The skirt is fabricated from a light, slightly transparent blue plastic, which looks fantastic and naturally it’s kicking up in the back to showcase her star spangled panties. In this case, Wonder Woman could take a lesson from Mara Jade and lose the cape because it’s blocking the view. Of course, the cape does add a lot to the kineticism of the piece. It’s flowing out to the side and perfectly counterbalances the composition of her left foot reaching down to the base. The bodice follows the same outrageous coloring of the boots with that sumptuous metallic red paint and beautiful gold paint on her belt and eagle emblem. The right side of the belt features Diana’s coiled lasso and a finely detailed little snap to hold it in place.
The portrait here is everything I’ve come to love about this line. Her face is a little more angular than some and her eyes are a little better proportioned, making this piece a maybe a tad more accessible to the non-anime fans out there. Most of the Bishoujo’s feature a down-turned head, but Diana’s is more cocked to the side so her face isn’t really obscured and I like that a lot. The windblown hair effect is particularly good here and compliments the cape for a nice sense of energy. Naturally the paintwork on the face is immaculate and we get more of that lush metallic red and gold paint on her tiara.
The statue does actually feature a swappable left hand that’s holding a dagger. The dagger is a great looking piece and I’ll concede that it does work very well with the composition by throwing a little more balance to oppose the cape. As a matter of preference, however, I think I’ll stick to the dagger-less look for my display.
I’ve never been all that big on Wonder Woman using swords and such and I think the pose works better without it. Nonetheless, it’s always nice when you get some display options on pieces like this one. Somebody out there is going to prefer the look of the dagger.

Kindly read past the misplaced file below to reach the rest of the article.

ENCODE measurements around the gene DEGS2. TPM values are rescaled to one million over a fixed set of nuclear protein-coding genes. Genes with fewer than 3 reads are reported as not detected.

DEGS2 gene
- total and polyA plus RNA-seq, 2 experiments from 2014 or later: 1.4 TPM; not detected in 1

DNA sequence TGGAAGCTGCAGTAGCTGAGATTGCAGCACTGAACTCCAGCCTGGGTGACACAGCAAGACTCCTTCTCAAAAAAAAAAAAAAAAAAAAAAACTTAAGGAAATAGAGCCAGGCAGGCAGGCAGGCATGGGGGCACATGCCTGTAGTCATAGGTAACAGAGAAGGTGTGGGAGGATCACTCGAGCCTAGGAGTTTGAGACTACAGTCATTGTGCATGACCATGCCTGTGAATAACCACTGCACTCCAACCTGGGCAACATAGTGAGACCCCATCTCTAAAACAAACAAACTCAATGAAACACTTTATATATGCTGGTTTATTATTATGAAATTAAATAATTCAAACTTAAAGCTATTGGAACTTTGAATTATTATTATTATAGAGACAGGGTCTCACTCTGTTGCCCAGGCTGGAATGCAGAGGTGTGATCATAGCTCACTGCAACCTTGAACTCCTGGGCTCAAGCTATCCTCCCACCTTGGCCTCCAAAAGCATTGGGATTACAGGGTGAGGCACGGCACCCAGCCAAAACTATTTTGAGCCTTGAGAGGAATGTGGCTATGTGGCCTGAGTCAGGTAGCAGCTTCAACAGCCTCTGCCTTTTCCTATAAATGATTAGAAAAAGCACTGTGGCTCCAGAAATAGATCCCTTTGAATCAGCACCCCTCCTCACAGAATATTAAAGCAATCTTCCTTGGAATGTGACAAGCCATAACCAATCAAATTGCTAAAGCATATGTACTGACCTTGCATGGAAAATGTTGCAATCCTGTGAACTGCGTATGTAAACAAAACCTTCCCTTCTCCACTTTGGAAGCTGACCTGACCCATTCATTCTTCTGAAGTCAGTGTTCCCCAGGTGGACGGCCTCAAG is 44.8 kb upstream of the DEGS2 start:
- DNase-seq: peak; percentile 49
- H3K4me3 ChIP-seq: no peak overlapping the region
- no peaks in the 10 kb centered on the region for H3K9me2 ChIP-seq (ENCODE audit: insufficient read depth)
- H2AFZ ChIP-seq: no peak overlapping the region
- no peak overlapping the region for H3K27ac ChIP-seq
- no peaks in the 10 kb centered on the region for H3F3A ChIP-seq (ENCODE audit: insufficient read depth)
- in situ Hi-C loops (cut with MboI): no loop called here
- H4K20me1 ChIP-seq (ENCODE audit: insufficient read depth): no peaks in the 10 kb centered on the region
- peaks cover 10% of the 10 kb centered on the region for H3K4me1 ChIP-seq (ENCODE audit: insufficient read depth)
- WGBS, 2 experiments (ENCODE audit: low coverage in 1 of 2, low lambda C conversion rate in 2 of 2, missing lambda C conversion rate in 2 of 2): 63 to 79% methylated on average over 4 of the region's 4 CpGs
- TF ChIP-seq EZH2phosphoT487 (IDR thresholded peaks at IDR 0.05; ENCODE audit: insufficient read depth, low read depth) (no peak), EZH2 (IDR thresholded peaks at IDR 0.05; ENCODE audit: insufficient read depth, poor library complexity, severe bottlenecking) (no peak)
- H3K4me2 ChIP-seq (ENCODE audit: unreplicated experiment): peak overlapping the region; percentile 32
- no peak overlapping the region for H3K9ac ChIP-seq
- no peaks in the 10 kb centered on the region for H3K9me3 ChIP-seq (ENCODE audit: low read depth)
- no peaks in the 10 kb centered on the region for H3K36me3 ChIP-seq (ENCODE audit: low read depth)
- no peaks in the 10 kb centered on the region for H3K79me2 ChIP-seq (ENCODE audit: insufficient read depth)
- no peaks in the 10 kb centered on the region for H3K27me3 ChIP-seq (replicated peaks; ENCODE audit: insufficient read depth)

Last up is the base. I’m sure I’ve said it before, but you never quite know which way Koto’s going to go with their bases. They’re either going to be the elaborate diorama-type (like we saw with the first Wonder Woman) or just simple and utilitarian and in this case they went with the latter. You get a very simple transparent blue circle that sweeps up at the back. I like the fact that the base is small, because my Bishoujo shelves are getting a little congested these days. However, I do kind of wish they had just gone for regular clear plastic because I’m not sure the blue tint makes much sense here. Maybe it was just to add a little more blue to the overall pallet.
I really tried hard not to come at this review as a comparison to the original Wonder Woman Bishoujo. In style and composition, the two statues are about as different as they can get and still be in the same line. The original strikes me as something that could still appeal to a Wonder Woman collector who doesn’t happen to enjoy the anime influences of this line. It also has a serene sense of nobility and beauty that’s quite remarkable. Now, that’s not to take away from this new version, which is an absolutely fantastic piece that goes for more energy but still manages to capture everything there is to say about the character. I think this one fits in with recent Bishoujo releases a little better than the previous one. Is the original release my favorite of the two? Had you asked me that based solely on the pictures of this new one, I’d say there was never any doubt. Now that I have them side by side, it’s a much harder decision. I think the original still holds its own as my favorite statue in my collection, but I never thought it would be this close and that’s a huge credit to this new version.
Armored Wonder Woman is readily available now at around $55-60 and that’s a hell of a deal for such a gorgeous piece of work. Of course, Koto has yet another Wonder Woman coming out soon in their ArtFX Sixth-Scale line and that one is looking mighty damn fine as well!